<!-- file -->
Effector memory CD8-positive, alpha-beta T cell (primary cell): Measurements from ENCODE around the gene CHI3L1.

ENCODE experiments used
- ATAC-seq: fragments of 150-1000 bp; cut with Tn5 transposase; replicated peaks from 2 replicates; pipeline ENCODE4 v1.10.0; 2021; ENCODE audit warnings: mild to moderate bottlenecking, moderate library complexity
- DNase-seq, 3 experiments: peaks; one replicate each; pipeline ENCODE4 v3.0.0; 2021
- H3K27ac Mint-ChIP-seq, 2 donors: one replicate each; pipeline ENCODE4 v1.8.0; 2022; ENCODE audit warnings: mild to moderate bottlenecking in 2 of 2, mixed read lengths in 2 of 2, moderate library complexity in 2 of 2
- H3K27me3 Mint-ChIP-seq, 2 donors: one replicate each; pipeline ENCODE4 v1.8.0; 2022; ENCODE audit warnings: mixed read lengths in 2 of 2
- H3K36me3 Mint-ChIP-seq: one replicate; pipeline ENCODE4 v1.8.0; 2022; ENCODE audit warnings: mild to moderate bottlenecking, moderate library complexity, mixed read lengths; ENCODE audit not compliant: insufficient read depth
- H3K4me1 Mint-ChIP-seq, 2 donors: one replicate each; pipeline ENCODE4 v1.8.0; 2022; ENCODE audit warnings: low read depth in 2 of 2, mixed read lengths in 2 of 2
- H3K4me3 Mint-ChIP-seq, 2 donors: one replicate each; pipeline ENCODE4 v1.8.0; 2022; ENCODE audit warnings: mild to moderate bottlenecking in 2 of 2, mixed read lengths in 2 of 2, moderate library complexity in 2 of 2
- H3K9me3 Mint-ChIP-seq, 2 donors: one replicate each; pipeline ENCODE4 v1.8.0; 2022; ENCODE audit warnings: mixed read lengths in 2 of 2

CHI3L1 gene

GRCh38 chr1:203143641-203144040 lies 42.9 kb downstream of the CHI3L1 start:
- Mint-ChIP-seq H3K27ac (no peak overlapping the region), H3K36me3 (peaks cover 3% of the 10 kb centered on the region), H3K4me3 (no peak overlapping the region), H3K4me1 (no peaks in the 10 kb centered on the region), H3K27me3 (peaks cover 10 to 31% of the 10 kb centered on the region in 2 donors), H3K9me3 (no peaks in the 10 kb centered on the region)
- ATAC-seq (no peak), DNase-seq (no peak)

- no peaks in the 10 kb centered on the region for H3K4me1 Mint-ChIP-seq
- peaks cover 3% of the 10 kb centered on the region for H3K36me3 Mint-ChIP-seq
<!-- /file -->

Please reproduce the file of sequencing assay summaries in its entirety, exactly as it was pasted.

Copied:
Effector memory CD8-positive, alpha-beta T cell (primary cell): Measurements from ENCODE around the gene CHI3L1.

ENCODE experiments used
- ATAC-seq: fragments of 150-1000 bp; cut with Tn5 transposase; replicated peaks from 2 replicates; pipeline ENCODE4 v1.10.0; 2021; ENCODE audit warnings: mild to moderate bottlenecking, moderate library complexity
- DNase-seq, 3 experiments: peaks; one replicate each; pipeline ENCODE4 v3.0.0; 2021
- H3K27ac Mint-ChIP-seq, 2 donors: one replicate each; pipeline ENCODE4 v1.8.0; 2022; ENCODE audit warnings: mild to moderate bottlenecking in 2 of 2, mixed read lengths in 2 of 2, moderate library complexity in 2 of 2
- H3K27me3 Mint-ChIP-seq, 2 donors: one replicate each; pipeline ENCODE4 v1.8.0; 2022; ENCODE audit warnings: mixed read lengths in 2 of 2
- H3K36me3 Mint-ChIP-seq: one replicate; pipeline ENCODE4 v1.8.0; 2022; ENCODE audit warnings: mild to moderate bottlenecking, moderate library complexity, mixed read lengths; ENCODE audit not compliant: insufficient read depth
- H3K4me1 Mint-ChIP-seq, 2 donors: one replicate each; pipeline ENCODE4 v1.8.0; 2022; ENCODE audit warnings: low read depth in 2 of 2, mixed read lengths in 2 of 2
- H3K4me3 Mint-ChIP-seq, 2 donors: one replicate each; pipeline ENCODE4 v1.8.0; 2022; ENCODE audit warnings: mild to moderate bottlenecking in 2 of 2, mixed read lengths in 2 of 2, moderate library complexity in 2 of 2
- H3K9me3 Mint-ChIP-seq, 2 donors: one replicate each; pipeline ENCODE4 v1.8.0; 2022; ENCODE audit warnings: mixed read lengths in 2 of 2

CHI3L1 gene

GRCh38 chr1:203143641-203144040 lies 42.9 kb downstream of the CHI3L1 start:
- Mint-ChIP-seq H3K27ac (no peak overlapping the region), H3K36me3 (peaks cover 3% of the 10 kb centered on the region), H3K4me3 (no peak overlapping the region), H3K4me1 (no peaks in the 10 kb centered on the region), H3K27me3 (peaks cover 10 to 31% of the 10 kb centered on the region in 2 donors), H3K9me3 (no peaks in the 10 kb centered on the region)
- ATAC-seq (no peak), DNase-seq (no peak)

- no peaks in the 10 kb centered on the region for H3K4me1 Mint-ChIP-seq
- peaks cover 3% of the 10 kb centered on the region for H3K36me3 Mint-ChIP-seq